I like my life with a side of spice.
It all started with Tabasco. As a wee young thing, my group of goonies and I doused everything from popcorn and chicken wings to chocolate chip cookies (no we weren’t child prodigal gourmands, we enjoyed food related dares)- with the good, spicy stuff. Maybe I was desensitized to spice at a young age-my Memaw’s best friend is from India, but my tolerance to scoville’s is not rivaled by your average 20-something Caucasian.
My first rant- Most Asian restaurants encourage customers to rank their spice preference on a 1-5 scale, with one being mild and five being anything thing from “extra-spicy” to “Thai Hot.” From my experience, if you are white, they automatically subtract your preference by one before they send the order to the kitchen, thereby I always end up with a plate of veggie filled noodles that aren’t up to my spice-spectations. It wasn’t until I was in Puerto Rico that I found the good stuff that’s spiced with a healthy dose of habaneros- that warms your tastebuds without causing a flaming sensation that demands more than your daily recommendation of fluids in one setting to relieve the burn. El Yucateco Caribbean Habanero and Kubit-ik (an ancient Mayan recipe) hot sauce, where oh where have you been all my life? After smuggling bottles home for fear of never finding a spice to match, I learned they vend this delightful sauce at local Hispanic groceries. Relief…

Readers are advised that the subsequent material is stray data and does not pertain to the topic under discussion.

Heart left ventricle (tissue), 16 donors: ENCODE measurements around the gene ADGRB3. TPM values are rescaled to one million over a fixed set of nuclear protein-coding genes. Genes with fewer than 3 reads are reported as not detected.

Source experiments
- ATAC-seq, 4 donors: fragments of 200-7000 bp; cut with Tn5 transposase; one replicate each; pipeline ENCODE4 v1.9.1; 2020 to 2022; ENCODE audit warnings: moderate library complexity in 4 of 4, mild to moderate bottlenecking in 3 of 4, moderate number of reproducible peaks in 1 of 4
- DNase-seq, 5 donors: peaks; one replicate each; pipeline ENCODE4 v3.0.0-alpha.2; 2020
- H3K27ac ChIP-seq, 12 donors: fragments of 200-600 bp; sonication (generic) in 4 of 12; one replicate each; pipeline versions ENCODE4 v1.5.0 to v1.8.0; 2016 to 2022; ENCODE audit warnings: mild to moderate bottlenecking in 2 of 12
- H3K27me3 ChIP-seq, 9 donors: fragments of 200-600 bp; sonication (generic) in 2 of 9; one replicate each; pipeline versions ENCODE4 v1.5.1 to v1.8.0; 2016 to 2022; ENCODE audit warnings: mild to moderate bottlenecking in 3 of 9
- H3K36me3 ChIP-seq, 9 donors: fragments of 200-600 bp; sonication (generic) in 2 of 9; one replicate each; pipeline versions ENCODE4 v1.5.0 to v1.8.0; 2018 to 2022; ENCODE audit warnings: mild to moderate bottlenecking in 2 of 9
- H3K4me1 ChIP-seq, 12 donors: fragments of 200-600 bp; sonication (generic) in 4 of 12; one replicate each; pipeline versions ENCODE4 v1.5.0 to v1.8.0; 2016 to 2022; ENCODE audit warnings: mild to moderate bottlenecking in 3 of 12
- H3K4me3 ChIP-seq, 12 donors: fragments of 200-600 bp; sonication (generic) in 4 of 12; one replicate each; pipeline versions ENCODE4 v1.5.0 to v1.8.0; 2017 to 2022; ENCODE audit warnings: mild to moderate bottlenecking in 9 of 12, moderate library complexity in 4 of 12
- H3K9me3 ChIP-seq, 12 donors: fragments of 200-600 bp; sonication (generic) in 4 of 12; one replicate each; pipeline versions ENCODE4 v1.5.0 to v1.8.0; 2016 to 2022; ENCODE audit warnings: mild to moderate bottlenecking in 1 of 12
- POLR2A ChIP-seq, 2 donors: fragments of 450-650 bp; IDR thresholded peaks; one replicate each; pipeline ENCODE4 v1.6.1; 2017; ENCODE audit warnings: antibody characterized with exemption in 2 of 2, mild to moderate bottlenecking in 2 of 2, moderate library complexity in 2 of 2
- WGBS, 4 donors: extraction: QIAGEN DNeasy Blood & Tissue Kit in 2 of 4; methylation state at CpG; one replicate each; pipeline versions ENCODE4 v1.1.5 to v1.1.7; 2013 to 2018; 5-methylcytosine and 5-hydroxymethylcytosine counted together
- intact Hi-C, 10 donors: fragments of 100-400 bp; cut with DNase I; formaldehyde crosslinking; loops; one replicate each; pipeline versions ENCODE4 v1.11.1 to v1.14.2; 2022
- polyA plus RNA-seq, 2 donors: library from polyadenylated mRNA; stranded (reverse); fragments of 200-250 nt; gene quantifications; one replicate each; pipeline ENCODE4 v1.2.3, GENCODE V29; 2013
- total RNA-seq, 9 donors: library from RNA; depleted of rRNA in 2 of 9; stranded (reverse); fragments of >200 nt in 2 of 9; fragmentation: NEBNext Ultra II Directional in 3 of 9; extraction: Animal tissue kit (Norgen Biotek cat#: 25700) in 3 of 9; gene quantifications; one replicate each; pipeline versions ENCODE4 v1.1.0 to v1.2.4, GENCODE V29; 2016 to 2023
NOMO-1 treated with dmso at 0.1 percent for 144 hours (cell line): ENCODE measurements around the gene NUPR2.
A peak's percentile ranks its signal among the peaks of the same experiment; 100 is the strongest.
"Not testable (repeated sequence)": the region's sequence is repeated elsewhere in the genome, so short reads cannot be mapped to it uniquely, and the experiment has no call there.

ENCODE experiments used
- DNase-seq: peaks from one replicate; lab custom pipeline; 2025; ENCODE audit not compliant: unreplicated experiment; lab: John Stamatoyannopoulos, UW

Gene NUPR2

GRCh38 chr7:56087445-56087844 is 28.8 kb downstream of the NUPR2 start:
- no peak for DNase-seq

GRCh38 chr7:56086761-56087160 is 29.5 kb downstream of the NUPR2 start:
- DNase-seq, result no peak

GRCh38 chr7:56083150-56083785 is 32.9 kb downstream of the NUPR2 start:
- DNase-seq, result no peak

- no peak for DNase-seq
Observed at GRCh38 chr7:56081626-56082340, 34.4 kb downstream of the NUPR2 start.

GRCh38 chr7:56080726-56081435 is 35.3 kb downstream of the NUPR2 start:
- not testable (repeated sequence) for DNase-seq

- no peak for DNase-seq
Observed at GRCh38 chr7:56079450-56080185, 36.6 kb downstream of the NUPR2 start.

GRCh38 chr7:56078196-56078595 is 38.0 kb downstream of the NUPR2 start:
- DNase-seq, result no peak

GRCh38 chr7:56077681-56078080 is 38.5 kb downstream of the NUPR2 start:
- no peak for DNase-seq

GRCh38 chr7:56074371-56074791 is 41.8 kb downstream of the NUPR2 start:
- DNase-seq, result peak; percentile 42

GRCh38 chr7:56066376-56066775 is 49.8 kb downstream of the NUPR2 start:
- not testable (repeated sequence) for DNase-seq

Another rant- When I purchase herbs or spices at the grocery store, it would be nice if they actually tasted something. Yes, it’s hard to mess up garlic or onion powder, extracts or black pepper- but, I’m tired of having to use a tablespoon of cayenne powder just to get a tingle. I’m not heartless, it doesn’t take me that much to get excited…I took matters into my own hands and had high hopes there must be a solution. We planted a variety of peppers in our summer garden plot, and last week the cayenne’s were kickin’. After picking nearly 100, I washed and trimmed them, before popping them into the dehydrator. Out came crispy, crackly water-free peppers. After a brief grind in the food processor, I had my own eye-watering, extra hot cayenne powder- exactly as I like it. I’m experimenting with habaneros, jalapenos and aji amarillos at the moment and hope they are just as delicious!
I’ve decided, we’re living in a time, when it seems that doing things yourself is a the only way to avoid culinary disappointment.